Song and war have long held a strange fellowship. The very term “war song” is ambivalent; it can refer to a song that is pro-war, anti-war, about war, or simply written during war.
Like the wars they emerge from, songs of war have many faces. These songs can (and have) galvanize soldiers to the front lines, keep their marching in rhythm, and instill doubt about the causes that lead so many to die. Songs can hold dueling feelings, complex emotions, can be packed tightly into music. Listen to the songs people were listening to during the First World War, and compare them to the popular songs during the Vietnam War. Think of the little drummer boy.
This isn’t just about song, of course, but many forms of art during war. Poetry, visual art, photography—all of them show the signs of the world they were written in. For a deeply moving collection of poems that show many of these contradictions, read No Rattling of Sabers: An Anthology of Israeli War Poetry. The questions, and answers, you’ll find here are not simple.
Here are three songs written during times of conflict in Israel that I’ve been turning to again and again. What are yours?
1. Ein Li Eretz Acheret (I Have No Other Land) by Orly Yahalom
Written by the great Israeli songwriter Ehud Manor, who also wrote classics like “B’Shanah HaBa’ah,” “Ein Li Eretz Acheret” was first performed by Gali Atari in 1986. This isn’t a war song because it was written during a war or about a specific war, but because the entire message of the song speaks to a country too used to war. “I have no other land, even if my land burns,” the song opens, spreading out the word “burns” in Hebrew. “With a hurting body, and a ravenous heart, here is my home,” she sings with a steadiness to her certainty. The singer is willing to look open-eyed at life in a land of conflict, and say nonetheless: There is nowhere else. The final words say it all: “I will not be silent, for my land has changed her face. I will not cede from mentioning her, until her days are renewed.” These words, for me, say everything: Commitment to a home and a land does not mean we cannot note the ways we need change, nor does it mean we must be silent. Indeed, we can speak, and we can sing.
2. Milyon Kochavim (A Million Stars) by Yiftach Kerzner
Captain Tom Farkash died in 2006, in a helicopter crash during the Second Lebanon War, while serving in the IDF. When the 17-year old Amit Farkash heard about her brother’s death, she asked a friend of her brother’s, Yiftach Kerzner, to write the song, which she sang at his funeral. Both Amit and Yiftach went on to become creative figures of their own, and the song has remarkable staying power.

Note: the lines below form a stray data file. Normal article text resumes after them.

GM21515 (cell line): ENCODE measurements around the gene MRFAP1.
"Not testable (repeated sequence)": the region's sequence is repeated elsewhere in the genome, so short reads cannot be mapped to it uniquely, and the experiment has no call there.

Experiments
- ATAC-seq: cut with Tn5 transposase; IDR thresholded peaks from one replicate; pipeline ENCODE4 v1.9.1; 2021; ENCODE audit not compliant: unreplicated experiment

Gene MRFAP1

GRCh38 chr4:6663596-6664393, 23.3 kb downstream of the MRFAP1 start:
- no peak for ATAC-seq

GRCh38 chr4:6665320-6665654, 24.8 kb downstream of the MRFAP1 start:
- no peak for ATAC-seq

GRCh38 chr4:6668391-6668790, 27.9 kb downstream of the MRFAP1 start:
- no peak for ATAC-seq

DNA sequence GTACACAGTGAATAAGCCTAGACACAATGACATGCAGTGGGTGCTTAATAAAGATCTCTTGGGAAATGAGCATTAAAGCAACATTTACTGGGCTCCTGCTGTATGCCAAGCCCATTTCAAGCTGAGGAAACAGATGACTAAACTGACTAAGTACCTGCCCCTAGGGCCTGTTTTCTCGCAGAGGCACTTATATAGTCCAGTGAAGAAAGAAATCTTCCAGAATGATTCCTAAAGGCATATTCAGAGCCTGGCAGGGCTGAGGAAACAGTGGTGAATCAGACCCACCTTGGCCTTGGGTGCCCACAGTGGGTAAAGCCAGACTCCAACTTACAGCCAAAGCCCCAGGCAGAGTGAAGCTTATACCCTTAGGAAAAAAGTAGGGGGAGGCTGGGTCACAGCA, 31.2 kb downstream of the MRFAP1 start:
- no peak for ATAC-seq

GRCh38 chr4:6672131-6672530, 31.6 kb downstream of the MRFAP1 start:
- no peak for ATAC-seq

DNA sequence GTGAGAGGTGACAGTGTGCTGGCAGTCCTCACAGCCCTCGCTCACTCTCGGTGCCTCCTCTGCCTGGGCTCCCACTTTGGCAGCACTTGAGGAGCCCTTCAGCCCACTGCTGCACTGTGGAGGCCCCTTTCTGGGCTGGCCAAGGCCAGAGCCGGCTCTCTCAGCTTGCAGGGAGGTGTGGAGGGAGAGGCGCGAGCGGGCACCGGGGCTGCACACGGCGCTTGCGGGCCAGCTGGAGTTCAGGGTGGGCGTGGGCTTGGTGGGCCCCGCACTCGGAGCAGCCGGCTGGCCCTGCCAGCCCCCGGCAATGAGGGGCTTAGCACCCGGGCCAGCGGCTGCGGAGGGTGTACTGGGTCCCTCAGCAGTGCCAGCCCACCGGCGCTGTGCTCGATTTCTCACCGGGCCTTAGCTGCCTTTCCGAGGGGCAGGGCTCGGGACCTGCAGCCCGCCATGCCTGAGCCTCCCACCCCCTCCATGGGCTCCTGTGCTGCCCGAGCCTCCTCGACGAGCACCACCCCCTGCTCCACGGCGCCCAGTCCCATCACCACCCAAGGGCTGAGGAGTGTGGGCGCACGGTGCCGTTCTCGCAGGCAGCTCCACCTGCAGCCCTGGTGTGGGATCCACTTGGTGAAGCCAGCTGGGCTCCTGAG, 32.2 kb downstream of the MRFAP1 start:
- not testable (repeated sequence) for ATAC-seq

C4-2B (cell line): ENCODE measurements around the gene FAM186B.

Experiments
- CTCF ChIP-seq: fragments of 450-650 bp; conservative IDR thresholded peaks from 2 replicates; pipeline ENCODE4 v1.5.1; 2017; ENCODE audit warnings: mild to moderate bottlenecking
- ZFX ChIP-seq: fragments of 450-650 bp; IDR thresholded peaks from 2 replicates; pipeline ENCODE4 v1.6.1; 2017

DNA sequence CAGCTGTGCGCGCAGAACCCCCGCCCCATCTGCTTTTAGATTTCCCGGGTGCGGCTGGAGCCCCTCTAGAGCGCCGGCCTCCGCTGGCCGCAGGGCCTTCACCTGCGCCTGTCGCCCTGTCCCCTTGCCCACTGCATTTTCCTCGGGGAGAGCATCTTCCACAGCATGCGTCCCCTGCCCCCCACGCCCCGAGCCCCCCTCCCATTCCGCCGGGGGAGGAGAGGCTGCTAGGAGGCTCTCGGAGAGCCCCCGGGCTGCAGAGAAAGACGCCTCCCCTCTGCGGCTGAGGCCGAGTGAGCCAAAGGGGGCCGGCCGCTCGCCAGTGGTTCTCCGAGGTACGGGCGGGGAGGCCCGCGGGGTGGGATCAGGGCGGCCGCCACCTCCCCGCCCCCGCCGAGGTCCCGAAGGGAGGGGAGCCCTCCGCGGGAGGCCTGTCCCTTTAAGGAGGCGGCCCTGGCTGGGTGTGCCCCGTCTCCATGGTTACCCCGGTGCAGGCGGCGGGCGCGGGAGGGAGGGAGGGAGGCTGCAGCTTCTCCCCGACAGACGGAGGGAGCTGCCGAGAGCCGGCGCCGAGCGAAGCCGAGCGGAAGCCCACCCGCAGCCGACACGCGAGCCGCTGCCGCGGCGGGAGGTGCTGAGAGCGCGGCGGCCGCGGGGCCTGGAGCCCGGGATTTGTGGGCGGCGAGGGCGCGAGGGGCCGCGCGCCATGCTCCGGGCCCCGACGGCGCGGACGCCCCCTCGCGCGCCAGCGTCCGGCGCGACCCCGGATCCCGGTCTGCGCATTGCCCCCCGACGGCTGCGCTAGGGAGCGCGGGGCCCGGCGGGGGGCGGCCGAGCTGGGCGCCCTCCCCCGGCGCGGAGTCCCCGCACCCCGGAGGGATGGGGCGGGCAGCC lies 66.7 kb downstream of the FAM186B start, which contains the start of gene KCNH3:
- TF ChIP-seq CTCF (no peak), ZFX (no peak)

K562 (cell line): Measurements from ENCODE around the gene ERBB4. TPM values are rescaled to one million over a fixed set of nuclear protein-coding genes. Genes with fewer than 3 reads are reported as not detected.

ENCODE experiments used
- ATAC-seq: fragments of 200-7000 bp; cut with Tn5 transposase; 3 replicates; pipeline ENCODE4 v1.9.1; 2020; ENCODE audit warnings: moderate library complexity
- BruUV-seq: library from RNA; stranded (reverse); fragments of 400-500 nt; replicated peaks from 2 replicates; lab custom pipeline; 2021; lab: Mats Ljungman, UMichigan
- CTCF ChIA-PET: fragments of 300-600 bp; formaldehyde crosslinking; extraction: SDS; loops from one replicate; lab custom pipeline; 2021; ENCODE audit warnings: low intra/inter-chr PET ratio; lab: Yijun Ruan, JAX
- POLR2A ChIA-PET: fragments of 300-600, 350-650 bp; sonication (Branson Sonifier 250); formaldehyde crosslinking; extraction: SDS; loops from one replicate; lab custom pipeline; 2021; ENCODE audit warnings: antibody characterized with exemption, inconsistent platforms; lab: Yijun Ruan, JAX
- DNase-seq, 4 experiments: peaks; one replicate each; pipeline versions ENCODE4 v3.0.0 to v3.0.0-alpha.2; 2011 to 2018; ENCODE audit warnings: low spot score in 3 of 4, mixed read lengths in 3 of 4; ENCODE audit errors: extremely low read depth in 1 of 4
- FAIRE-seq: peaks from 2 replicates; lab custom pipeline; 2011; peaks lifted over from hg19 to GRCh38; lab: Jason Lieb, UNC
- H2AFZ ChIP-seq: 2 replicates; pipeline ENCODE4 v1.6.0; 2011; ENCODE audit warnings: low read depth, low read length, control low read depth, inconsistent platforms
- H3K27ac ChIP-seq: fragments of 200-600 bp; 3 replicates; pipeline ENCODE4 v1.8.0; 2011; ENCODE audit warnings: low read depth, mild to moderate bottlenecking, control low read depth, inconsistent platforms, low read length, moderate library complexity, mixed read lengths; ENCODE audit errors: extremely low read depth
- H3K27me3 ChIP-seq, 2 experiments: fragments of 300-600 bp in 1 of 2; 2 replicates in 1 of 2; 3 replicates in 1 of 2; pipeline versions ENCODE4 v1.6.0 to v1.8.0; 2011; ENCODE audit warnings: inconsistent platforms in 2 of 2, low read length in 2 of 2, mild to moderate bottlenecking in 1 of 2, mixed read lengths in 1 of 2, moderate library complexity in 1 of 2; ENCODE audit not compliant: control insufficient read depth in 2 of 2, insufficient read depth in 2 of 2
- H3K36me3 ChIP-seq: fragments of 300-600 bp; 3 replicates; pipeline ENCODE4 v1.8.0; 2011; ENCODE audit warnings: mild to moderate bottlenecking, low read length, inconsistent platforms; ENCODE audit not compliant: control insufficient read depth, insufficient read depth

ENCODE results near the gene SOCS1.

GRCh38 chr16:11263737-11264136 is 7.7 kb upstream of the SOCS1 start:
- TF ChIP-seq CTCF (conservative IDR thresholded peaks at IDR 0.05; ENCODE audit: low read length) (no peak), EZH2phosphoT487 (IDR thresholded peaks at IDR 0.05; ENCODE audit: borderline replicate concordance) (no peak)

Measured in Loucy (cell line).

“You wanted to fly, you wanted to move on,
with half a smile you ascended up high.
One million stars in the sky,
hold the blue of your eyes
Give me just a moment
To wish you
3. Omrim Yeshnah Eretz (They Say There is a Land) by Naomi Shemer
Based on a poem by Shaul Tchernichovsky, Omrim Yeshnah Eretz was first reworked into song by Shlomo Artzi in 1973, the year of the Yom Kippur War, and was reworked by Naomi Shemer to greater success in 1979. The song opens with a question: “They say there is a sun-drenched land / Where is that land, where is that sun?” The answer is never clear, as the song wonders: “We’ve already travelled many / oceans and desserts…that land of sun, perhaps it is not?” This song strikes hard because of the place it positions the land of Israel, in the crosshairs of dream and reality, for the Jewish people. We’ve needed a sun-drenched land of possibility and hope, and have a land that is so much more and less than that, and we do our best to keep dreaming nonetheless. At one point in the song, after the existence of this land is pined for, doubted, and pined for again (“the land in which will be fulfilled / that which every man dreams”), there is a mysterious encounter between Akiva and an unnamed Rebbi, culminating in a simple truth being taught: Kol Yisrael Kedoshim. We need this lesson more than ever.